# gas laws

The gas laws are statements concerning the volume change of gases under the effect of alterations of pressure and temperature. Boyle's
law states that at constant temperature the volume of a given mass of
gas is inversely proportional to the pressure, i.e. *pV* = constant. Charles' law states that at constant
pressure all gases expand by 1/273 of their volume at 0°C for a rise
in temperature of 1°C; i.e. the volume of a given mass of gas at constant
pressure is directly proportional to the absolute temperature. The two laws
may be combined in the expression *pV* is proportional to *T*,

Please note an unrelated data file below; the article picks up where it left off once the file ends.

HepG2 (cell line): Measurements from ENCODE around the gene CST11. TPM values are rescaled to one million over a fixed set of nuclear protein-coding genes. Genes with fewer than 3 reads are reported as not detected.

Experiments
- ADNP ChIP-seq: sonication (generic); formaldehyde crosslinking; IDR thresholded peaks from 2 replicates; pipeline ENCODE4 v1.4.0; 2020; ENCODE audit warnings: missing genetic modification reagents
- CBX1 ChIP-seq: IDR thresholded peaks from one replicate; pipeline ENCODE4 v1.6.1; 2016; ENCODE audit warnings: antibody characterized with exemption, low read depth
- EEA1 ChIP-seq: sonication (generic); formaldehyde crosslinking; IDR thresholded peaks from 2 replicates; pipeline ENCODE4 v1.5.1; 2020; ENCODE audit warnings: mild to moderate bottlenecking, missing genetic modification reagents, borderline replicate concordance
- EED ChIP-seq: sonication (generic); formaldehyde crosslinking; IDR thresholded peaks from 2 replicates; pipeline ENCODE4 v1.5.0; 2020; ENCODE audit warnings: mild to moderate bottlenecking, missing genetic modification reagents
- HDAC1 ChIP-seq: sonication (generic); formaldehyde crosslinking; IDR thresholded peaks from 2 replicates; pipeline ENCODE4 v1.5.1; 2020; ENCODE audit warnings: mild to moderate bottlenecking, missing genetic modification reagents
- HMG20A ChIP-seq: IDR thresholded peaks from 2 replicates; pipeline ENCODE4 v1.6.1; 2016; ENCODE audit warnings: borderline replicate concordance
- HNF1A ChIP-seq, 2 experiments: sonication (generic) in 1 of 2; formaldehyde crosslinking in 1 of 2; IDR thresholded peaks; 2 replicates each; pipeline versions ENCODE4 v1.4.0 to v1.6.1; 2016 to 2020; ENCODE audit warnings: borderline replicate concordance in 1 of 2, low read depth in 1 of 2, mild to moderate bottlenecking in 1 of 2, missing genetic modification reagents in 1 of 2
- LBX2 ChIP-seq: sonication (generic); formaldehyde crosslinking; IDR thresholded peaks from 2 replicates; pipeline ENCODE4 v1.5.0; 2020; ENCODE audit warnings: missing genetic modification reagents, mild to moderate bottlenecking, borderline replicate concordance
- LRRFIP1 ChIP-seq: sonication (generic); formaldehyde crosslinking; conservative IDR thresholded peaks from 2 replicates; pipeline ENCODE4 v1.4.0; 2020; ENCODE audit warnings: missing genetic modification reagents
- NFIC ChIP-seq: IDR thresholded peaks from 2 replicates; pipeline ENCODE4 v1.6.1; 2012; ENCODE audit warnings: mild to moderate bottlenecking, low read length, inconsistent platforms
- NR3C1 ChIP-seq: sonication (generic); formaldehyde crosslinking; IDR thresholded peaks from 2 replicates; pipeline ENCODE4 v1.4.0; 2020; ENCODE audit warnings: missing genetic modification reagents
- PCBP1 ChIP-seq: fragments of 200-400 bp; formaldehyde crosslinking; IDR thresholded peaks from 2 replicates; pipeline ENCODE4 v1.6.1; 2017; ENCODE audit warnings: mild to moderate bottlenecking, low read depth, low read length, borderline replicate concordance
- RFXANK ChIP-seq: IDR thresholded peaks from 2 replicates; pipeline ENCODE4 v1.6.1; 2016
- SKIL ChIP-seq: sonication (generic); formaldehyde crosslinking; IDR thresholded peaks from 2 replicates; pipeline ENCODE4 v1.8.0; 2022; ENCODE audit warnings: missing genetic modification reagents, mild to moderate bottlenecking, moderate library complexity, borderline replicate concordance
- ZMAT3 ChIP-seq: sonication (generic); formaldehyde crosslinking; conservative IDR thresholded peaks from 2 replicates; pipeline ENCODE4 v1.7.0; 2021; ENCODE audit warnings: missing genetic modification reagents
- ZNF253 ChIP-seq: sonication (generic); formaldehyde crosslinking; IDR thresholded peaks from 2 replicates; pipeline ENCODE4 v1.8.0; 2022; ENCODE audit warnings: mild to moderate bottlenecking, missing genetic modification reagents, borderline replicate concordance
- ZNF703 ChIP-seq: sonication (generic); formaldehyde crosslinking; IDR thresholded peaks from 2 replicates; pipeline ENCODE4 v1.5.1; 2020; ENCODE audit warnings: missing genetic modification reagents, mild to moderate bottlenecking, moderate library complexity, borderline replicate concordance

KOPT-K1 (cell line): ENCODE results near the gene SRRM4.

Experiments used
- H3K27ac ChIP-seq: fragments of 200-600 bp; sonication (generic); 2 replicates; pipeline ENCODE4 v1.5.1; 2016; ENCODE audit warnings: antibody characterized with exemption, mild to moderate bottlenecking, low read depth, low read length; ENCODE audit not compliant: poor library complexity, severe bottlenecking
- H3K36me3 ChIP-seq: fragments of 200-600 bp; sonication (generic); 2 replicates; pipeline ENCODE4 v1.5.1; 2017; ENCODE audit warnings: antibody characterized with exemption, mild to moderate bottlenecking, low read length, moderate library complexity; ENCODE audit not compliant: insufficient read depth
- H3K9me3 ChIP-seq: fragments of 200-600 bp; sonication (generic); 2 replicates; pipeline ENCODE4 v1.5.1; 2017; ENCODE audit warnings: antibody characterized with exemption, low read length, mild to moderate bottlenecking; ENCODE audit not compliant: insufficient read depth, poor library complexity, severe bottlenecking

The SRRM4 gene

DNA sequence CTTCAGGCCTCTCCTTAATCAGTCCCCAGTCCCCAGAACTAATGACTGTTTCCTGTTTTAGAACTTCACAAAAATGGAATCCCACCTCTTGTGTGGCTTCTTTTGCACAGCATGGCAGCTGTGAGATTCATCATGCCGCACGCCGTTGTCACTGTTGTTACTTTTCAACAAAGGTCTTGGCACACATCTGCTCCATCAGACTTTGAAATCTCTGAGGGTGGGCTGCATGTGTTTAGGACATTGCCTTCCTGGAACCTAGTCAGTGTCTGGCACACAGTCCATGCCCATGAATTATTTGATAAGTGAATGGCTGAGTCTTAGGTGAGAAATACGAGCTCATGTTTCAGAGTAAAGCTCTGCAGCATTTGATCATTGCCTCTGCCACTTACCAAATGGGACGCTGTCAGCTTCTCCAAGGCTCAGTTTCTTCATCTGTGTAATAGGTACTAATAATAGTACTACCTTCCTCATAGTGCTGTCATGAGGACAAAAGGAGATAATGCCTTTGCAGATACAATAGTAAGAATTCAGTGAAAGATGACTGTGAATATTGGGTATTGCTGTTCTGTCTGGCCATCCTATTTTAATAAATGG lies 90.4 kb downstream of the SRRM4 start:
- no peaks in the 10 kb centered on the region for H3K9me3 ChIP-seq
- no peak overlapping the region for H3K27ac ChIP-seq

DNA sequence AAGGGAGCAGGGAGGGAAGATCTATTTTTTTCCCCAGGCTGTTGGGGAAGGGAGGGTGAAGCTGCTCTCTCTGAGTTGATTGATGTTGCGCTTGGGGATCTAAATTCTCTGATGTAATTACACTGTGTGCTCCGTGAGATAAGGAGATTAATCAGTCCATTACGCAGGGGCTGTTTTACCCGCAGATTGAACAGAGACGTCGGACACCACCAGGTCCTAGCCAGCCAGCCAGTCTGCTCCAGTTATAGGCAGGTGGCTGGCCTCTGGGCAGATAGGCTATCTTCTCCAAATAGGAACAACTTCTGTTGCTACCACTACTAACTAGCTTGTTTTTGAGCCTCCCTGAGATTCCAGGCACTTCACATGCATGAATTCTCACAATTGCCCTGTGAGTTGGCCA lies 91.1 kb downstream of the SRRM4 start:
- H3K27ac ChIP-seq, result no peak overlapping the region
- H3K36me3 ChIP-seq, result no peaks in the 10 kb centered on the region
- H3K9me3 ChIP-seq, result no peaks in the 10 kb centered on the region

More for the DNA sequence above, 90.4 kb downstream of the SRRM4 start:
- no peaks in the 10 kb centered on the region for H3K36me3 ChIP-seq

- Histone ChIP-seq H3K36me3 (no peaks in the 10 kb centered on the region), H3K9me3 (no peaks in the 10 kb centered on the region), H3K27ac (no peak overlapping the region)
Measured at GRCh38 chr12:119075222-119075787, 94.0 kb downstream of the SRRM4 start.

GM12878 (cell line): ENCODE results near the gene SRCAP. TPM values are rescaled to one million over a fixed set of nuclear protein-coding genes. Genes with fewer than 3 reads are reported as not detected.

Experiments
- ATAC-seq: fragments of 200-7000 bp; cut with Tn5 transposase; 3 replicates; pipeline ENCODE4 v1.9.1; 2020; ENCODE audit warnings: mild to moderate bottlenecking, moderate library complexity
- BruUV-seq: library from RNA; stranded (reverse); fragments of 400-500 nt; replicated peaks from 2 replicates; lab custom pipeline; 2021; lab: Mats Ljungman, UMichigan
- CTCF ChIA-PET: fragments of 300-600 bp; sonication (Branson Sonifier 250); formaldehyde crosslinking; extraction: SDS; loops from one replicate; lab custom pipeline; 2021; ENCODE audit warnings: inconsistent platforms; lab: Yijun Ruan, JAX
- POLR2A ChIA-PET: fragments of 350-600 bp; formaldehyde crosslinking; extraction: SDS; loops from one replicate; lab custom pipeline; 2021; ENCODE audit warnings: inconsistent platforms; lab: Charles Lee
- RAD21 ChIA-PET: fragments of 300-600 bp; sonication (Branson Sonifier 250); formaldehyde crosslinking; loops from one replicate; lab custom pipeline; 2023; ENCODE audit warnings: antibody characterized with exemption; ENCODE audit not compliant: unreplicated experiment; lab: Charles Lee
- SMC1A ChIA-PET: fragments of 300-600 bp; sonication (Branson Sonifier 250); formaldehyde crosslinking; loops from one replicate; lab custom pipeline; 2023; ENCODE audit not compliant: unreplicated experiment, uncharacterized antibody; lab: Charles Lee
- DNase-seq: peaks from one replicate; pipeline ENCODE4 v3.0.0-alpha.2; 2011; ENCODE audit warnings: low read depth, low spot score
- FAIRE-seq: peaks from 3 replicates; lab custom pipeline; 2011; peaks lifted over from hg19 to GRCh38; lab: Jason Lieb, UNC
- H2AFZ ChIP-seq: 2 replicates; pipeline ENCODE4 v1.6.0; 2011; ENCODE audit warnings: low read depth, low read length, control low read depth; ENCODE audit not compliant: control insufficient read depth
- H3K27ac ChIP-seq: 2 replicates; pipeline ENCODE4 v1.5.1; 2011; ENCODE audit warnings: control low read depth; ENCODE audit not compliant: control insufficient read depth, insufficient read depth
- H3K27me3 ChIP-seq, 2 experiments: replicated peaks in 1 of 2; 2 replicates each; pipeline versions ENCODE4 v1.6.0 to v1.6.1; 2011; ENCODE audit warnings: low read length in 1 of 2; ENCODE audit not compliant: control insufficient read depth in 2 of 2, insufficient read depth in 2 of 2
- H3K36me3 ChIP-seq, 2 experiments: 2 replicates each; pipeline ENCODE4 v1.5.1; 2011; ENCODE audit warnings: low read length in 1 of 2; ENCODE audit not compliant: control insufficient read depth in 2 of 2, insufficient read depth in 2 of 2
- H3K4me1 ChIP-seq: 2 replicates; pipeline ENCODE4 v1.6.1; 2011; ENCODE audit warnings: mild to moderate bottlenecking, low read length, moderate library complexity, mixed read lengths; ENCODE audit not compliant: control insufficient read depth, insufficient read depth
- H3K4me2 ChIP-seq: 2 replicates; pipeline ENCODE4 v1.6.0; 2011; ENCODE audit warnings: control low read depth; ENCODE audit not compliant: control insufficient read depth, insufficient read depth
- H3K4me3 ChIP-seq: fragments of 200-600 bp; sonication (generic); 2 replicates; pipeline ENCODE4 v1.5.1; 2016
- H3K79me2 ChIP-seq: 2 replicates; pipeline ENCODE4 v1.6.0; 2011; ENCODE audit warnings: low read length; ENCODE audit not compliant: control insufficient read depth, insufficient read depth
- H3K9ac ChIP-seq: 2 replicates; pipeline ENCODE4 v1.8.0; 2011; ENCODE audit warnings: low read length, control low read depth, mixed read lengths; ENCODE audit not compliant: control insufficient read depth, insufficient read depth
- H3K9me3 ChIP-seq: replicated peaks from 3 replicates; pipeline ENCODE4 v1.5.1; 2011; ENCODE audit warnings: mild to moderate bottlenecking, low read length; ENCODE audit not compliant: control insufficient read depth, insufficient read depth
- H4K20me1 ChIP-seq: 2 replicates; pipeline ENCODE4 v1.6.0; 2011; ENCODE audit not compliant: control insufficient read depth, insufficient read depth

where *T* is the absolute temperature; or, for a gram-molecule of
a gas, *pV* = *RT*. This gives the behavior of a gas when
both temperature and pressure are altered.

The gas laws are not perfectly obeyed by ordinary gases, being strictly true only for an ideal gas. Various equations have been derived which attempt to give a better approximation to the behavior of actual gases. The best known of these is van der Waals' equation of state.